What this kind of thinking doesn’t take into account is that these immigrants are not simply young, single males who can be uprooted from their communities and sent back to their home. These are families and single mothers and elderly couples. These are people whose lives could be devastated if they were deported (particularly considering the current drug war in Mexico). What I love about the SBC’s resolution is that it does not fall into the either or fallacy that so often dominates the political conversation about immigration. We must be just and compassionate. We must provide a path to legal status with appropriate restitutionary measures.

As citizens of the United States, it is not necessarily in the best interest of the Southern Baptists to ask our governing authorities to implement such a path to legal status for illegal immigrants. But as Christians, they realized that they have a higher obligation. They have an obligation to treat these immigrants as people first, not as faceless burdens on our economy.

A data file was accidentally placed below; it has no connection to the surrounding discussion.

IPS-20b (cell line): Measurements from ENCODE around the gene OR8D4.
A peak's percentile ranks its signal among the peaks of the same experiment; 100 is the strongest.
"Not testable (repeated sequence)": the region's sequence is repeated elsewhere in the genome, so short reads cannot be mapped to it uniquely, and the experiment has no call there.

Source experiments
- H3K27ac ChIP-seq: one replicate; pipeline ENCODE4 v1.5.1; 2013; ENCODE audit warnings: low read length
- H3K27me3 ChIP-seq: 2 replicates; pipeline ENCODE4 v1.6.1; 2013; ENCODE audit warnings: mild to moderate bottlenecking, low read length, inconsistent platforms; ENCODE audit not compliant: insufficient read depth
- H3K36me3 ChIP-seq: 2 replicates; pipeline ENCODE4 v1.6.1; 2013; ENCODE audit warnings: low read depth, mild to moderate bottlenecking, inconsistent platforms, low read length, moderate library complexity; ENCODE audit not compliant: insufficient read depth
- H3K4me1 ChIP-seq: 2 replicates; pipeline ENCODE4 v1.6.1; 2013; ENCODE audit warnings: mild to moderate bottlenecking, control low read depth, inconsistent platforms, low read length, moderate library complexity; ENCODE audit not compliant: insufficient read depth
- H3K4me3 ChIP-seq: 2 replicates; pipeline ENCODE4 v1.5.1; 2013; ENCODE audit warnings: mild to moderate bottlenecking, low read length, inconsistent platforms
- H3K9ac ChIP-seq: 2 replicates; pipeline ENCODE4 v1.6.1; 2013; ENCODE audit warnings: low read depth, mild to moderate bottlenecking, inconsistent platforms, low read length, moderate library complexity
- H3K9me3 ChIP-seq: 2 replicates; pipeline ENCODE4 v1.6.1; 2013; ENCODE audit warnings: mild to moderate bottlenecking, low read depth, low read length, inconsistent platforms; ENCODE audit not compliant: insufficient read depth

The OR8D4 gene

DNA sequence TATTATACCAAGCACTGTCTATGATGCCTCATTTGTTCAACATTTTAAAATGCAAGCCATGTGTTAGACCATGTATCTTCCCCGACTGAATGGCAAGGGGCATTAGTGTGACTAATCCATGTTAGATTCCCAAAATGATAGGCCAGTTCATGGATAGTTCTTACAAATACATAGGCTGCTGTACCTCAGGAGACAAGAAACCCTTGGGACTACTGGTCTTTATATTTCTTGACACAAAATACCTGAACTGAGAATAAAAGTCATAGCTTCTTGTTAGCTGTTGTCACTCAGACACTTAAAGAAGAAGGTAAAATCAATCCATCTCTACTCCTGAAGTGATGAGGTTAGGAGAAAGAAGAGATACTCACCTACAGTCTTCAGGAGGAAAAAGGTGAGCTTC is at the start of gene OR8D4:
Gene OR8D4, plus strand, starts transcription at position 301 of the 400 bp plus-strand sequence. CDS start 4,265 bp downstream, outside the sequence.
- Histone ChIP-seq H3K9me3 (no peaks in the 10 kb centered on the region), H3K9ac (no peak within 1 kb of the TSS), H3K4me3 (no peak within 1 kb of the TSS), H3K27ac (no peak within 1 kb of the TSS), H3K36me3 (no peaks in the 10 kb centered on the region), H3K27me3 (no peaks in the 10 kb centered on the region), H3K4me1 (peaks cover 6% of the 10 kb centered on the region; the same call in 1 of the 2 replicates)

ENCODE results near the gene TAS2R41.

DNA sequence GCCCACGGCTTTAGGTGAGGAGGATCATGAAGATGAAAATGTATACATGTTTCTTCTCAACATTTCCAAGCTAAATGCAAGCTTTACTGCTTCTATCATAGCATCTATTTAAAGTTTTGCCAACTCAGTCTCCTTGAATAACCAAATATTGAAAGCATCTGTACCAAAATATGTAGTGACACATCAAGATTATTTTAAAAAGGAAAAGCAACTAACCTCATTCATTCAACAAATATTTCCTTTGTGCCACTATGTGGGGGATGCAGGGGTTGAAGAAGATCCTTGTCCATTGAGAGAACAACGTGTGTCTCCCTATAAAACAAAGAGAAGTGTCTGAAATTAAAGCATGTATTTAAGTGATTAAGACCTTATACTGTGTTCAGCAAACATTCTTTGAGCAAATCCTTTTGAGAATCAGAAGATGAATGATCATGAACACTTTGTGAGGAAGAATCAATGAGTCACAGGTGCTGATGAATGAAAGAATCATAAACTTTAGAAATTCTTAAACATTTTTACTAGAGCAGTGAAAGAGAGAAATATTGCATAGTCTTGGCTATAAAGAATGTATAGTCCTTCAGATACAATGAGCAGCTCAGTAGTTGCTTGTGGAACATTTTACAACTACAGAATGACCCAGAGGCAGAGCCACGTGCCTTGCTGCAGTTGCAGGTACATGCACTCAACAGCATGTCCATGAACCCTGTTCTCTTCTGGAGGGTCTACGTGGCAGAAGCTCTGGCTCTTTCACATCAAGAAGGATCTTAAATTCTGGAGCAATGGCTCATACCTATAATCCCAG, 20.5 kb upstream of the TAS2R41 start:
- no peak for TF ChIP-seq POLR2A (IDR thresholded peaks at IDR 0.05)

I’m also strongly encouraged that the SBC voiced this resolution as a religious body. They could have simply recommended that individual baptists support immigration reform, but they went further and appealed to the government. American Christians treasure their right to follow their private conscience, so we prefer to have our churches encourage us to be politically active but not to speak on our behalf, which would usurp our right. But there are times when the church needs to speak out. And by passing this resolution and making a political statement as a religious body, the SBC has demonstrated that our heavenly citizenship and corporate membership in the church has a higher demand upon us than our American citizenship and our individual political preferences.